It depends on the kind of problem. Containers would help with the OS or software versions changing as long as the performance characteristics of the underlying hardware/VM/OS don’t change too much. So that would address problems like CI’s copy of
gfortran suddenly changing to something we don’t support, which has happened (and is a big pain) but isn’t that common. So containers would help a bit for Linux CI. On the other hand, I don’t know of any widely used container solutions that run Windows or macOS inside the container. Yes, you can run Linux containers on those OSes (with significant overhead), but that defeats the purpose of running CI jobs on those operating systems, which is to test that Julia works correctly inside of those environments. Maybe there’s something better to be done there. If so, suggestions are welcomed.
We’ve also had many issues that containers would not have helped with. Services change VMs and our CI jobs suddenly don’t have enough memory, or don’t have enough real cores to finish before the time limit, or the time limit is simply reduced without warning. For a long time (possibly still) we were running on free tier VMs shared with other open source projects even though we are a paying customer because CI services aren’t designed to run paid CI on public GitHub repos. In other cases, it has been because we get an open source discount so we pay but we pay a bit less and because of that we get shitty free, shared VMs.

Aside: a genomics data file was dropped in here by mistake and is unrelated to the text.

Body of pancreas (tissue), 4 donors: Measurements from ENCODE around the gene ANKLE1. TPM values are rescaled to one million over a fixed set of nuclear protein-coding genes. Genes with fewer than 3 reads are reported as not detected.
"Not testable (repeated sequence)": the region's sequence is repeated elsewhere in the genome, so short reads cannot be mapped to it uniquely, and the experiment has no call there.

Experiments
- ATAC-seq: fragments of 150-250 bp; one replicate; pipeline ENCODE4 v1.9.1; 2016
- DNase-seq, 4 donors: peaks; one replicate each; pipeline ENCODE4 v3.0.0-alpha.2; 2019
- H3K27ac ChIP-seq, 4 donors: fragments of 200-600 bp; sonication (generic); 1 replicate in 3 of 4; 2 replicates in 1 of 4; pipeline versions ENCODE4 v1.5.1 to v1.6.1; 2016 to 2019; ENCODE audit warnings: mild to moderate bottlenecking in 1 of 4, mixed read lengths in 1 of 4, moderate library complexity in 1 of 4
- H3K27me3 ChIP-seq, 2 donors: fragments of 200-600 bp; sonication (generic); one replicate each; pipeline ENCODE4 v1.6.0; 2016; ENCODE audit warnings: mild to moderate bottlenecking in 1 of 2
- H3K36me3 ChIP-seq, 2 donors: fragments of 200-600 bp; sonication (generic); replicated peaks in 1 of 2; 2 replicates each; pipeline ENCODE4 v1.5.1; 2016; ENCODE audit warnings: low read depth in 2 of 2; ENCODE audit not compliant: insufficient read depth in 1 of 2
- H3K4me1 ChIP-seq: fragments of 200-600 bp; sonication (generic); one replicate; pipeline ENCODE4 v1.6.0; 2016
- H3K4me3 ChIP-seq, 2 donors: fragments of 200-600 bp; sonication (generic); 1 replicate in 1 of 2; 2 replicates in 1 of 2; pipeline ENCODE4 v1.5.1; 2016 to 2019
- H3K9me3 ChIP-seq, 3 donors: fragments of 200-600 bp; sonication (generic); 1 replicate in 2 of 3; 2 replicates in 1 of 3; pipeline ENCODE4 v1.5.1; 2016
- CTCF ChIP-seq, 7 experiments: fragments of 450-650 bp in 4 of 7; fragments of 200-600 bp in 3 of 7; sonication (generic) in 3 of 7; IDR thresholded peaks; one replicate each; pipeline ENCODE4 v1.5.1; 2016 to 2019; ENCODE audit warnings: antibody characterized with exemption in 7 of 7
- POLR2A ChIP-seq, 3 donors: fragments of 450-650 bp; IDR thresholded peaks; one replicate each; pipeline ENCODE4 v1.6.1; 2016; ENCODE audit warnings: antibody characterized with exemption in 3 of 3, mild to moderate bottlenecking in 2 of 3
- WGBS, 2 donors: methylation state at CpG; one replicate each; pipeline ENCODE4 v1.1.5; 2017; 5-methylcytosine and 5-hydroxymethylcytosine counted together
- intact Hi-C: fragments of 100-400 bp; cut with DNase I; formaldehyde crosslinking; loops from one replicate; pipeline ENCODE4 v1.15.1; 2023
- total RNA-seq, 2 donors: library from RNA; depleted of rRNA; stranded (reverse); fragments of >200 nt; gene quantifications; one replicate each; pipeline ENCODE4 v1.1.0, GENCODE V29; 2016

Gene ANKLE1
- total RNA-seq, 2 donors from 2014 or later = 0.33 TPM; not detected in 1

There was one case where some kernel configuration on the underlying machine was changed so that it could supposedly run more concurrent CI jobs but the result for Julia’s CPU-intensive test suite was that we started timing out every time and almost never finishing CI. This caused CI to get restarted a lot, which, of course, uses more compute, not less, over all. Jameson carefully diagnosed the issue—I’m not sure how, it was impressive sleuth work—and we reported it to their support staff but they couldn’t/wouldn’t change the kernel setting. I don’t recall how this got resolved. Probably with us paying them more money. Yet, as this thread shows, paying more money does not seem to solve these problems for long.